Firstly, we have the EUTxO model that was developed for the blockchain. It means it’s easy to check the logical steps a transaction needs to be successful and verify if there are any vectors of attack.
The fact that a validator has a predictable number of inputs and can only produce a set number of outputs is perfect for audits. The auditors only need to follow the logic of the validator to see which of the outputs is desirable and suggest correction if undesirable outputs are present.
In this way, smart contracts on the Cardano network can be easily mapped. The results just form inputs to outputs and generate a concise logic to test. This is very different from the model of smart contracts on account-based blockchains where the interactions of smart contracts are uncertain.
On Cardano, the EUTxO model makes transactions deterministic, meaning the outcome of a transaction is predictable. In other networks, transactions are usually non-deterministic, meaning the outcome cannot be exactly predicted and there are always uncertain states possible.
Secondly, Cardano uses native tokens. Other blockchains have decided to use smart contracts for the generation of tokens and other assets. This creates a need for smart contracts to have a hierarchy of permissions where assets need to be spent by other smart contracts.
Think of a DEX in this model, when you want to swap a token the DEX asks for authorization to spend token A, the one the user is using for the swap with token B. This means the smart contract of the DEX has control of token A. If the smart contract is malicious, it can steal token A from the user.
Additionally, these smart contracts must always borrow different levels of permission from one another. This means there is a complex web of authority delegations that can be exploited or where mistakes can be made.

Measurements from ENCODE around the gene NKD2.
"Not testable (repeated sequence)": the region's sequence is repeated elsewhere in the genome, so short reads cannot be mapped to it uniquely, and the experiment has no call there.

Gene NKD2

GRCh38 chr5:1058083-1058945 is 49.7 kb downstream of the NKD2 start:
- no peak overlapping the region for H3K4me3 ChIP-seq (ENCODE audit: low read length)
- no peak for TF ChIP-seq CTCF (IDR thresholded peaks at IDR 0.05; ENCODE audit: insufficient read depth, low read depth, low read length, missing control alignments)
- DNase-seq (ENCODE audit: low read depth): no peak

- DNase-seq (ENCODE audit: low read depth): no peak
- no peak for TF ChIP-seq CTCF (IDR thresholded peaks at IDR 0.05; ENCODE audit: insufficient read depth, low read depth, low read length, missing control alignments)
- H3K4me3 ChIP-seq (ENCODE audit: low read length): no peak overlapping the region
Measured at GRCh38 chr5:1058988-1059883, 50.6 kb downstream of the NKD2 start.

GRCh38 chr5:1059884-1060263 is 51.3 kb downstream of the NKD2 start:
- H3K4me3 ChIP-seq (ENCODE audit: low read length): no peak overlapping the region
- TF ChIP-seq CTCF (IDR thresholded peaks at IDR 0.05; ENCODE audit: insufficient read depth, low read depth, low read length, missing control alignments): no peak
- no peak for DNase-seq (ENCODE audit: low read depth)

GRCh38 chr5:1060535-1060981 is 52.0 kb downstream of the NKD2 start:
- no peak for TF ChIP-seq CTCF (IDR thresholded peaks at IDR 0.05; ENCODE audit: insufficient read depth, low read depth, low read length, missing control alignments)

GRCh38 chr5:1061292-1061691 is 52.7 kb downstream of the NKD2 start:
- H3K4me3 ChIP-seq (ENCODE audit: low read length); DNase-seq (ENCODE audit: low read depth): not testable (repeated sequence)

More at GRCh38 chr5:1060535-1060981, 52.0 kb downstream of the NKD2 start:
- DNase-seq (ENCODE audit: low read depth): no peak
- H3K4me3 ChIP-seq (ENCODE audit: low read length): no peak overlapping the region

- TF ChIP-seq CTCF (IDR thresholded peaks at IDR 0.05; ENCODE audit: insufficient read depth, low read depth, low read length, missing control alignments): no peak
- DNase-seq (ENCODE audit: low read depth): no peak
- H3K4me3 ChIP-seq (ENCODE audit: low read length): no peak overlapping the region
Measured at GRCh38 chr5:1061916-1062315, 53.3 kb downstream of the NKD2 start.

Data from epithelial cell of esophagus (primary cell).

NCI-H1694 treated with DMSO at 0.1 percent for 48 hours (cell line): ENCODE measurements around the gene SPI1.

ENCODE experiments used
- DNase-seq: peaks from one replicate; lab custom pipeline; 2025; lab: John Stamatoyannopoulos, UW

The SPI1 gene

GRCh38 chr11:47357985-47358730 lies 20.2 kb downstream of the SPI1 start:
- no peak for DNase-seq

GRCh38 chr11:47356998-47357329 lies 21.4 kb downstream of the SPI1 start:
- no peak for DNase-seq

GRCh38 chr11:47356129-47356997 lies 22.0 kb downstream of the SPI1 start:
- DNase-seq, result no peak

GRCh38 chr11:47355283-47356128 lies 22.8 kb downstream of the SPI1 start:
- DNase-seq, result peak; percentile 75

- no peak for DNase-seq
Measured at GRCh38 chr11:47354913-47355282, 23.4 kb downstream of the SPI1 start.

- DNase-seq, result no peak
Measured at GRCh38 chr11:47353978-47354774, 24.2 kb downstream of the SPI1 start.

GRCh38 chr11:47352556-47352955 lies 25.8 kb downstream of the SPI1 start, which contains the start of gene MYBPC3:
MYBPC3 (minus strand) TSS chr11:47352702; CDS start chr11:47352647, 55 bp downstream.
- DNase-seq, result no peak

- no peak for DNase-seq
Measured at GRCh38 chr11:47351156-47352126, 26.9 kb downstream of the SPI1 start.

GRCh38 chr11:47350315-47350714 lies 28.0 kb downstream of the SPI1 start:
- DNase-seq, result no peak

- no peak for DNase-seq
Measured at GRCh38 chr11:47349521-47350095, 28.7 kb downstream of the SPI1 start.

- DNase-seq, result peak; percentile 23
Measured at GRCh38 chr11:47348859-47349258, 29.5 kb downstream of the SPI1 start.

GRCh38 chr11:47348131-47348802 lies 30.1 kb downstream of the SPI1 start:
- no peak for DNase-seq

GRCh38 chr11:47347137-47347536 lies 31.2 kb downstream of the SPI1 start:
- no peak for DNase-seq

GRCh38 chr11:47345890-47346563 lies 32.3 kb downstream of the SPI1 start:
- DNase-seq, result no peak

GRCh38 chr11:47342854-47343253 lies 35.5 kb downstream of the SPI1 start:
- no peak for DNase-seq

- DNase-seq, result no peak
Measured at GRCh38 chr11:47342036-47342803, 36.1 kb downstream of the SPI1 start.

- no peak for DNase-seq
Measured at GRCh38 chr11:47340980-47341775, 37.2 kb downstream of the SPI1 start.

On Cardano, the native tokens don’t have this issue. The Cardano ledger treats every asset as native to the blockchain. This means a transfer of a token only needs the regular signature of the user’s wallet, and the user does not need to surrender any control of the token.
In the case of a smart contract, the only thing needed is the logic in the validator. The UTxO used by the user are the only ones the validator can see, as inputs to the transaction, and cannot spend anything else.
Cardano was designed with an emphasis on security from the beginning. The EUTxO model has now been battle-tested. For over two years there have been no major breaks in security and developers can create dApps with confidence.
On the other hand, auditors know that smart contracts follow a predictable logic. This makes their job more straightforward and reduces the possibilities of outcomes not foreseen by the steps coded into the rules of the validator.
Are you new to Cardano and want to understand Cardano?
Have you been in the Cardano community for a while and want hands-on instruction about building dApps on Cardano?
Then, follow EMURGO on X (formerly Twitter) for EMURGO Academy course offerings, free webinars, and more!
- Official Homepage: emurgo.io
- X (Global): @EMURGO_io
- YouTube: EMURGO channel
- Facebook: @EMURGO.io
- Instagram: @EMURGO_io
- LinkedIn: @EMURGO_io
You should not construe any such information or other material as legal, tax, investment, financial, or other advice. Nothing contained herein shall constitute a solicitation, recommendation, endorsement, or offer by EMURGO to invest.